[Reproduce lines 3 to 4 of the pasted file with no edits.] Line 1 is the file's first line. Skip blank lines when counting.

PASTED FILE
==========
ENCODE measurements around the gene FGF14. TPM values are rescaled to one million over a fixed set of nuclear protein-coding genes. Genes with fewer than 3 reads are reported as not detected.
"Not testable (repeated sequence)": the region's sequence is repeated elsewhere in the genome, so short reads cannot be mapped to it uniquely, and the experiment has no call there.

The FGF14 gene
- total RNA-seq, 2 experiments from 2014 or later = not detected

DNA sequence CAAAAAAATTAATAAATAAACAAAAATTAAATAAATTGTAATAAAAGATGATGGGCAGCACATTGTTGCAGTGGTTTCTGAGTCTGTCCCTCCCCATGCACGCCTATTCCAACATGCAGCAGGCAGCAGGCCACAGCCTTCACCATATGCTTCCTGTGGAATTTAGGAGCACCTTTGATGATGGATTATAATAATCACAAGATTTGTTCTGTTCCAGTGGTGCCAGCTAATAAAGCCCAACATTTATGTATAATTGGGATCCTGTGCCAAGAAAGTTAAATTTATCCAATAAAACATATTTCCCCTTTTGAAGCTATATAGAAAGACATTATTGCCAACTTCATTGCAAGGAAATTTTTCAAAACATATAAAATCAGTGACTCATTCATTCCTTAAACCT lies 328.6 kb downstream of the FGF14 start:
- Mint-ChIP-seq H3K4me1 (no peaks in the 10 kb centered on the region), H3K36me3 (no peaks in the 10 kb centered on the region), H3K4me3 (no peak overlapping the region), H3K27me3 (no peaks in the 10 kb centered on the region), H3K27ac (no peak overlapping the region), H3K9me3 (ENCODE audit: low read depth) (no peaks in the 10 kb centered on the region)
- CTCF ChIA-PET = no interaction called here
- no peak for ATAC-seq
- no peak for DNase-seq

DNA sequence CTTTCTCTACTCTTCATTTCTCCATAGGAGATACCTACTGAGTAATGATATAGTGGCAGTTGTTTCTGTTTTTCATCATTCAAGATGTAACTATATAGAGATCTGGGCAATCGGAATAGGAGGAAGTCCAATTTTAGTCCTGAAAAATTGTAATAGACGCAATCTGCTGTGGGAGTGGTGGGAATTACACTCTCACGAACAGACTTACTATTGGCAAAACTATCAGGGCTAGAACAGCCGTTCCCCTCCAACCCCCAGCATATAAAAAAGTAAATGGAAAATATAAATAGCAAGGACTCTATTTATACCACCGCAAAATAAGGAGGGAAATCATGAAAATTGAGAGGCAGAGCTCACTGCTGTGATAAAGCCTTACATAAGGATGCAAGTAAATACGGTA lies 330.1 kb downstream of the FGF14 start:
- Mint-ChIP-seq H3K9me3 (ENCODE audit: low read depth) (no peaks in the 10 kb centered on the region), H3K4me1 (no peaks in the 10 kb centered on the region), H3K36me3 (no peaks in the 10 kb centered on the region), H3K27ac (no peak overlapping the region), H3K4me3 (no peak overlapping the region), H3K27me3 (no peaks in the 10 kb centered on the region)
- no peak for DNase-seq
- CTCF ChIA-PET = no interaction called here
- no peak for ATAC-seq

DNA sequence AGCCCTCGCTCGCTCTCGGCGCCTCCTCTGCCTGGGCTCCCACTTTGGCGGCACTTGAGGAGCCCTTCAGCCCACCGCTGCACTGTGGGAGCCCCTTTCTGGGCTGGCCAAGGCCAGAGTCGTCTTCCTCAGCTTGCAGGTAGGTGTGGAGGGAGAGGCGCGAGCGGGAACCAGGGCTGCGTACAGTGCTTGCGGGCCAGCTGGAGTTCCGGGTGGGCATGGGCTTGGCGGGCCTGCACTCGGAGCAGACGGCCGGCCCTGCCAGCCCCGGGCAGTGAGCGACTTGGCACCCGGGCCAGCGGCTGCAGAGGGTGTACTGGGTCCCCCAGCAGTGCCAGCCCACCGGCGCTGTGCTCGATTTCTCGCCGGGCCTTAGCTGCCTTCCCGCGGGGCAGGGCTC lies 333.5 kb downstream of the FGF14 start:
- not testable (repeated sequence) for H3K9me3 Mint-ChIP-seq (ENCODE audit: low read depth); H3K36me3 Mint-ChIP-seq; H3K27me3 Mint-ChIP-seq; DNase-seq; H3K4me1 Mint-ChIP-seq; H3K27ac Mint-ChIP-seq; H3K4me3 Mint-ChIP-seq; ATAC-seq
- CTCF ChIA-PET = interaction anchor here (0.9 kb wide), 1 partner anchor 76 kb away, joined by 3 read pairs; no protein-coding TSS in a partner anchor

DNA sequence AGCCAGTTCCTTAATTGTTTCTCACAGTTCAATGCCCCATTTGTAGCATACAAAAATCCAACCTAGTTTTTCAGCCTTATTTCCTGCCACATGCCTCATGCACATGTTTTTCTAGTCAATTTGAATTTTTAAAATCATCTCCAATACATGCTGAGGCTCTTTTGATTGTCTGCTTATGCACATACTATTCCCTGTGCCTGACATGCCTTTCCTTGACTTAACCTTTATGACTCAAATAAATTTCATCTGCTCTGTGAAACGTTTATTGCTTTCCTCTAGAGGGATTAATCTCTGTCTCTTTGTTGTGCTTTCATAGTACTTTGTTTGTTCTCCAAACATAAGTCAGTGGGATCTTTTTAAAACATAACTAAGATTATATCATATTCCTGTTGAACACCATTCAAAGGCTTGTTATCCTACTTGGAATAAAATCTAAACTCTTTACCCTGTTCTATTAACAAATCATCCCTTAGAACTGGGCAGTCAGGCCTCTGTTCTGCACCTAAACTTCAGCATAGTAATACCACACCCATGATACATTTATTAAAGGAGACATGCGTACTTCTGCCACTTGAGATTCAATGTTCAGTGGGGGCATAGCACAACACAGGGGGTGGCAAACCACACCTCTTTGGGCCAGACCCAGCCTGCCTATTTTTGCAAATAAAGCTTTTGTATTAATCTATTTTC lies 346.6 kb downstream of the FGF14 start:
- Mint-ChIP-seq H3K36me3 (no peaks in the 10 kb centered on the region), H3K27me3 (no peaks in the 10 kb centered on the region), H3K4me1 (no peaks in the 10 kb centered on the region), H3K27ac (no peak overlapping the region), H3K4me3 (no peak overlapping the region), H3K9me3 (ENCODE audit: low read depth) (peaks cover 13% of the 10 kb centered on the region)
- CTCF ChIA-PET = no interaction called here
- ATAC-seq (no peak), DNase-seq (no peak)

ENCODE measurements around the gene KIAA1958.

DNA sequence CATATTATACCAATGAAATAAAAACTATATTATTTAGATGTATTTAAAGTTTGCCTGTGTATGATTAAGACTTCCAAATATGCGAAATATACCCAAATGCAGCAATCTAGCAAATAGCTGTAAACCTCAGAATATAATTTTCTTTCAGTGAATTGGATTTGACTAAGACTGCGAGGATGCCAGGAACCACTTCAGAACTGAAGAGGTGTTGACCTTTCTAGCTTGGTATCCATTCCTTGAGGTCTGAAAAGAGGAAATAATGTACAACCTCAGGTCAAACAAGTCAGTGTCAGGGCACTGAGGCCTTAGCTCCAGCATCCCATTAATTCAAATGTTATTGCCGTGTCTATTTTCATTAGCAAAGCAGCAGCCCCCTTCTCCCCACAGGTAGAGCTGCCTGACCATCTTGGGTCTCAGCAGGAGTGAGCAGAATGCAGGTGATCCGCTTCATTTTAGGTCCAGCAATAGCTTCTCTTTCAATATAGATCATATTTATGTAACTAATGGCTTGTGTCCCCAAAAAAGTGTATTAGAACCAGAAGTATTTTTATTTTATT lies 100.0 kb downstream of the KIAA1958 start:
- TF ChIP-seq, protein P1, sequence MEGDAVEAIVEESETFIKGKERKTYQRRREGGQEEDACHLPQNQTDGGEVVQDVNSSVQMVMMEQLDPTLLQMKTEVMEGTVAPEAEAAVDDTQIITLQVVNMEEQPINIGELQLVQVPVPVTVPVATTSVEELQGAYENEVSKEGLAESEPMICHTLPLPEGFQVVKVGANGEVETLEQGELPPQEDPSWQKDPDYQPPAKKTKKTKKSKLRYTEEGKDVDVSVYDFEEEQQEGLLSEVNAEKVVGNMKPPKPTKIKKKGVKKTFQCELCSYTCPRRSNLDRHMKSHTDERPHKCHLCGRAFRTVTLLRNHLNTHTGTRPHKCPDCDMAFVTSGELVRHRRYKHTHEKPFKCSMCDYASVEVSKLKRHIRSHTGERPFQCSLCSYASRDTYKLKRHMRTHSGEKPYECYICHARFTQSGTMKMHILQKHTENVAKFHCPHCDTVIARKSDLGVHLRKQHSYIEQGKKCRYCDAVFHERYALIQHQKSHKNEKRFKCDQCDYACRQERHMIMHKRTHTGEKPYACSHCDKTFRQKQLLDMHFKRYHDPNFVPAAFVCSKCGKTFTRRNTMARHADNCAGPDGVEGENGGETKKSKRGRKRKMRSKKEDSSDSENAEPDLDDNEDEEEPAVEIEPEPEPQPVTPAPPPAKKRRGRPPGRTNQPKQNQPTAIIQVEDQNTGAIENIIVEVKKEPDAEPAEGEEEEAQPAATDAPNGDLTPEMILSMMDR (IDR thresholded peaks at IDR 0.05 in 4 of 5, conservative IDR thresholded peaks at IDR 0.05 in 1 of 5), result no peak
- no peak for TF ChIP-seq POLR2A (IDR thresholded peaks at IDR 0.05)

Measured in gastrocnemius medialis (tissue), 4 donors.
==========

The FGF14 gene
- total RNA-seq, 2 experiments from 2014 or later = not detected